The title of today’s post is a reference to this regionally renowned writer. I might have become the next him, if I’d never been to Boston.
Last month, I set out on a rural, rolling New York state highway to fulfill a personal quest.
I was visiting my folks’ cottage on Keuka Lake for possibly the last time, after 30 years of summer visits. (My folks are considering ditching New York for a more competently run and intelligently financed state.)
So I brought a camera with me and spent several hours driving from Penn Yan south to Bath, taking pictures of (mostly mundane) sights and places I remember from all those years. If I wasn’t going to get back there, I was gonna get some stuff down on film, as a lasting record.
I had my grandfather — the ostensible subject of this blog — in mind the whole time, for two reasons.
First, I took most of my pictures with a Pentax K1000 film SLR that used to be his.
K1000s are brilliant machines, as simple and solid as straight razors. While my SLR skills are primitive (I’m not great with straight razors either), I plan to use mine until it is no longer cost-effective to operate, because I like what it is and what it does.
I also knew I was following in my grandpa’s footsteps in terms of subject matter.
About two weeks before I left for Keuka, I looked at a DVD of my grandfather’s old slides, scanned in by my dad. I was surprised to find that my grandfather, in the early 1980s, had already taken some of the pictures I planned to take to capture my Finger Lakes memories.
He took the hell out of ’em, too — he got a gorgeous day and he knew what to do with it. (The day I picked for my shooting journey was overcast, not that that’s any excuse for the pictures I ended up with.)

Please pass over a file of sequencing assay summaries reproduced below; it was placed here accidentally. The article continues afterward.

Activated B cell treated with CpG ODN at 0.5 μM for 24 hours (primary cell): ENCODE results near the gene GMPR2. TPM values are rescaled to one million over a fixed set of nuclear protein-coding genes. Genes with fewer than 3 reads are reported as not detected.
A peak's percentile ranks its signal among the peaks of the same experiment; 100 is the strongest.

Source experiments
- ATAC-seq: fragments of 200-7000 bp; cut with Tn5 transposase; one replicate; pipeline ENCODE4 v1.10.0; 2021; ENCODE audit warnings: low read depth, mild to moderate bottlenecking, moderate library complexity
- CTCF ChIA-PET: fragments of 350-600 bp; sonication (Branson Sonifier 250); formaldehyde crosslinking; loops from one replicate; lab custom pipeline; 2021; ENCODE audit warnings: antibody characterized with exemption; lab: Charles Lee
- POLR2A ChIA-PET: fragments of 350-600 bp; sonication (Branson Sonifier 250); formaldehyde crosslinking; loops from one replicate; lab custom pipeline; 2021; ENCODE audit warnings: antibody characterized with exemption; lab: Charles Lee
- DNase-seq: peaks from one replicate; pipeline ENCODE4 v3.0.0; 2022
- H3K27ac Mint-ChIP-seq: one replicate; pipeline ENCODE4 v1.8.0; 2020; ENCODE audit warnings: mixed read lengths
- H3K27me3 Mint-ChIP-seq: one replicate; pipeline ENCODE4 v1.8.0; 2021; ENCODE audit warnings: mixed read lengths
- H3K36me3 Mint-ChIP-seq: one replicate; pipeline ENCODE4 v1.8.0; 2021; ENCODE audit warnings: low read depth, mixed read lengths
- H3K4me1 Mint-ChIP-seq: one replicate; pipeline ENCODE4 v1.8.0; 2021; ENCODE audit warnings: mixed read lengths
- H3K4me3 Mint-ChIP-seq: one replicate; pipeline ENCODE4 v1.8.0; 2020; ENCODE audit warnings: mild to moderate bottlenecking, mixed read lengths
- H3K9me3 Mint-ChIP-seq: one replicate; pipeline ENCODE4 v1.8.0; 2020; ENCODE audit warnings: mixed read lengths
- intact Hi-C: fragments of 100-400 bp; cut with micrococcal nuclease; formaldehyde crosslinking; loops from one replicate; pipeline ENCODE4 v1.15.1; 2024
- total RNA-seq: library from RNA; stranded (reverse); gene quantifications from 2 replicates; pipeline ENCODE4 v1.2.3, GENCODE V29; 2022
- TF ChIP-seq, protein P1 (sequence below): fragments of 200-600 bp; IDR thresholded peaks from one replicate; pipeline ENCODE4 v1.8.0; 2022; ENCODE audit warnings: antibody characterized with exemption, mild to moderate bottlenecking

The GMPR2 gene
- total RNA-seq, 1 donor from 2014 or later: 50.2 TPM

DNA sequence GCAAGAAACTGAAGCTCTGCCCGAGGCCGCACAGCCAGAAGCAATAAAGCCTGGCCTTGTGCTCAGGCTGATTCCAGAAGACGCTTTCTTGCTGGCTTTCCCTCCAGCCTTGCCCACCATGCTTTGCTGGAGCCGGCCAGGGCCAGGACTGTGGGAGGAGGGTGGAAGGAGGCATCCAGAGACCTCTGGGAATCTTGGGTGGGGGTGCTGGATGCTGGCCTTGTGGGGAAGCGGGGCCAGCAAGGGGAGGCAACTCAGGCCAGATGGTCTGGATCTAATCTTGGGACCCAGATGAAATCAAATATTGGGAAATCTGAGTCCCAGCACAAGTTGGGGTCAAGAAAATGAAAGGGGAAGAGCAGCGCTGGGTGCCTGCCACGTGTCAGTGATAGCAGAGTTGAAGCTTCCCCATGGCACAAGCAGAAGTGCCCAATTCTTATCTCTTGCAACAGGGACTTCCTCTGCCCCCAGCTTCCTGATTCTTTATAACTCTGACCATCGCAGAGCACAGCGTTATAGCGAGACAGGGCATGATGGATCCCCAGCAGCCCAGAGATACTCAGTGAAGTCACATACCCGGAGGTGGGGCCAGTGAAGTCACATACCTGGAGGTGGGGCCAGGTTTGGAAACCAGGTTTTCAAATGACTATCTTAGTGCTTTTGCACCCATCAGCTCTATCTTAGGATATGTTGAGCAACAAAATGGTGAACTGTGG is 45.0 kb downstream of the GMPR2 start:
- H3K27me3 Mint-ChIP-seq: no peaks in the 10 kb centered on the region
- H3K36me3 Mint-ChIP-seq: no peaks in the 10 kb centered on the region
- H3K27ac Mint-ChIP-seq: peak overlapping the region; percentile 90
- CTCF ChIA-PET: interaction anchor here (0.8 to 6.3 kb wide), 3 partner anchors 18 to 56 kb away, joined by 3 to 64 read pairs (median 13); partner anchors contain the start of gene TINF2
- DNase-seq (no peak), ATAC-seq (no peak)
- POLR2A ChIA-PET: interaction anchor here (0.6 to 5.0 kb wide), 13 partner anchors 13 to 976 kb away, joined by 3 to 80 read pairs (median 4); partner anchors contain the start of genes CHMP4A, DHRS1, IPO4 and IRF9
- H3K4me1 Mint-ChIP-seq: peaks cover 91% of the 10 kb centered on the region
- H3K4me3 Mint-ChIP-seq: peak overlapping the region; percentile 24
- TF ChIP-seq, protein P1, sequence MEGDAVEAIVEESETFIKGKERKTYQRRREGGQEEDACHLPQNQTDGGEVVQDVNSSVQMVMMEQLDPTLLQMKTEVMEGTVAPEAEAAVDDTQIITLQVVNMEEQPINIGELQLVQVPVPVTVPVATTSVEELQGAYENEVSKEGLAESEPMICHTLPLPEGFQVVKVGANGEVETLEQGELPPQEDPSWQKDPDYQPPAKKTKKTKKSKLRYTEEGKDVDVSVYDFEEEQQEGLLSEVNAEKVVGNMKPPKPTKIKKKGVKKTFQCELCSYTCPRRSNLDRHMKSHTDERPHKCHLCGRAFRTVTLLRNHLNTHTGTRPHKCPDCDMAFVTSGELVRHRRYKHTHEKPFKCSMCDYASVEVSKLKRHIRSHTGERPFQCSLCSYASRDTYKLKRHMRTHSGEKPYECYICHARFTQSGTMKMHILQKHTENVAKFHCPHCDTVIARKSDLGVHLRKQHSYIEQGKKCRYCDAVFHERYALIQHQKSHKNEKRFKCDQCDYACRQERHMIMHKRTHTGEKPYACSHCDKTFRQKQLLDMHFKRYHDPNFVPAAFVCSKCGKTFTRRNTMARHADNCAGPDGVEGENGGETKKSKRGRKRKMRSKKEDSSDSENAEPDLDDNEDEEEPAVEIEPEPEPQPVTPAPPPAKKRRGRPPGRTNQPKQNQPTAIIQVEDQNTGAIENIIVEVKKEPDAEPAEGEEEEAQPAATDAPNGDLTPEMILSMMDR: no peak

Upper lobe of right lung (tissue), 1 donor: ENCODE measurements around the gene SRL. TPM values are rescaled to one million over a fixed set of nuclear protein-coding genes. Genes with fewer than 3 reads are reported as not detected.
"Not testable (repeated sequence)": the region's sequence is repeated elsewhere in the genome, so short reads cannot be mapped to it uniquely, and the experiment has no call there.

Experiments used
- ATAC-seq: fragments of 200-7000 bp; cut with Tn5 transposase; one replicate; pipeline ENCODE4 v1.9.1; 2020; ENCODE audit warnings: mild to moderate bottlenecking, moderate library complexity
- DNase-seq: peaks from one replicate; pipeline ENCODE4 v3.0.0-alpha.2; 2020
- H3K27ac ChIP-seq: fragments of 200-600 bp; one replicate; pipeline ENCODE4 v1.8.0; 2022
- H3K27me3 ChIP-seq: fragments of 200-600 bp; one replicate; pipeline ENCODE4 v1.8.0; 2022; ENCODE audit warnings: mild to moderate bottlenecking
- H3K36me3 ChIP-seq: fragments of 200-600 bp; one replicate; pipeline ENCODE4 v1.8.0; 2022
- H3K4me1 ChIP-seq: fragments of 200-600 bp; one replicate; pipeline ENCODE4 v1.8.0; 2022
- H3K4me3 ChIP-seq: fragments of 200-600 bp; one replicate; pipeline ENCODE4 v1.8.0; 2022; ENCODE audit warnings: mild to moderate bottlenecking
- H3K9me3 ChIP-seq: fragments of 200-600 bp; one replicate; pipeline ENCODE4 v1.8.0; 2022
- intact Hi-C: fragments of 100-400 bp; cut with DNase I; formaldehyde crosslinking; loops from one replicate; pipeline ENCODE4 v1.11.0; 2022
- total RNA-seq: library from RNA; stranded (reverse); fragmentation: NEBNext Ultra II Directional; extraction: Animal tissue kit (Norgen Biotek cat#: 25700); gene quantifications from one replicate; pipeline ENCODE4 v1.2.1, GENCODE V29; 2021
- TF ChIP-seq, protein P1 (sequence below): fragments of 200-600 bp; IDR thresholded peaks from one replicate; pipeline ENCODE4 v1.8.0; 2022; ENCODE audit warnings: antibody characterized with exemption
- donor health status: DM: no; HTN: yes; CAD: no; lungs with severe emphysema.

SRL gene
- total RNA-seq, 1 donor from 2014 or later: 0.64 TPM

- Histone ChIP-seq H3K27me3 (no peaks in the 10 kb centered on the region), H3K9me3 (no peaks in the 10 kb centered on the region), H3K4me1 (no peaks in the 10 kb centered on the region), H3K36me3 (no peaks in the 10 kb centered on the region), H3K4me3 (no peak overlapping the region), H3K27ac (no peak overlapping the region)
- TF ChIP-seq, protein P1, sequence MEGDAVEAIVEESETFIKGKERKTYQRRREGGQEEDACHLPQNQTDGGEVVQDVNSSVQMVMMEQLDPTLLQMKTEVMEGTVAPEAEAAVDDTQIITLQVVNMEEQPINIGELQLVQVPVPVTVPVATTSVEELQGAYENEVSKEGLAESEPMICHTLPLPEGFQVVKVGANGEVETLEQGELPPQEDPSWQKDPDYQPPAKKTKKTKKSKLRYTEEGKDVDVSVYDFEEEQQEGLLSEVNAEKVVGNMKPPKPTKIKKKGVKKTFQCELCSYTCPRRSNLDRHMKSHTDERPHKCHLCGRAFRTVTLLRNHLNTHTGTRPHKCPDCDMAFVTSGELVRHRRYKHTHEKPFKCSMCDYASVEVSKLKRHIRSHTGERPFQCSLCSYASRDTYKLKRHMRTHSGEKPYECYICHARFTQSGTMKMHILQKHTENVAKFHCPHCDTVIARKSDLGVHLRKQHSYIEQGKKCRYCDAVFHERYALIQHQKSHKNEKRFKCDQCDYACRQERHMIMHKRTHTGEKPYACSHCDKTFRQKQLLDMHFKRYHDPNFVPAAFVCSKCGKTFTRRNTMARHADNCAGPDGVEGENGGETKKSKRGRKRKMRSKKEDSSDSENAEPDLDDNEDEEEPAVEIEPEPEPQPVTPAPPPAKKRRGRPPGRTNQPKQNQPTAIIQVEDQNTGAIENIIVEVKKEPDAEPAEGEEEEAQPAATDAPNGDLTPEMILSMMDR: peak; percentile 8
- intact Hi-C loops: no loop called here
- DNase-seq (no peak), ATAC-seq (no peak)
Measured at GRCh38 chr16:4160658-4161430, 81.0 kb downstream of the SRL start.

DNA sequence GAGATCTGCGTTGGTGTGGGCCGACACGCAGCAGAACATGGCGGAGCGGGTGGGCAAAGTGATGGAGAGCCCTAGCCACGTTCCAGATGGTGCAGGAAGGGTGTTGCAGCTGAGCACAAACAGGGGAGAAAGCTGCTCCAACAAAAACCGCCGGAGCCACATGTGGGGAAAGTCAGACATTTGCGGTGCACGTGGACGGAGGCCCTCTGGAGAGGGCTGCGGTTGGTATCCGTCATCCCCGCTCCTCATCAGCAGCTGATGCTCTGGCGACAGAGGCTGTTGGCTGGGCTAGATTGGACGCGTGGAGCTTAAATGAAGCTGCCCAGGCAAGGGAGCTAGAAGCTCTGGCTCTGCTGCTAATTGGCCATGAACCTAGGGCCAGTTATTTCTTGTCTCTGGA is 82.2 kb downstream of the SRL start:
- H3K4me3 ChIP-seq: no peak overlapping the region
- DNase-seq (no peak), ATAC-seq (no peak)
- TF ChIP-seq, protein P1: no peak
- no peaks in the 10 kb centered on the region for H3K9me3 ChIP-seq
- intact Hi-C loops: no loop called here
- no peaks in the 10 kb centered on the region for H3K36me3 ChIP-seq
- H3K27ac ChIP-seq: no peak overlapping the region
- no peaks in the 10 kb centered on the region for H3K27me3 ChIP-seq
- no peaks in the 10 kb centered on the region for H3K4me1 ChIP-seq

I tried not to take any picture exactly as my grandfather had. Instead, I tried to capture some images that would preserve my memories and bring the Keuka ambiance to mind.
I think he might have found a few of mine worth considering for the family scrapbook. Here are some of our best. You can click them to enlarge — and his, you’ll want to:
I suspect I have accomplished little with this exercise except to convince my readers that I’m not a good enough photographer to hold my grandpa’s flashbulb.
Still, if anyone’s inclined to see it, the full photographic record of my Finger Lakes journey can be seen here. I think I’ve nailed down most of the captions so they explain why some of this boring stuff felt to me like it was worth photographing.
My grandfather didn’t need words to explain why he took pictures of something. It shone through when you looked at his prints.
In a world full of people with my grandfather’s talent, there would be no need for writers. Thankfully, only some people have that gift.
The rest of us aspire, and hunt, and peck.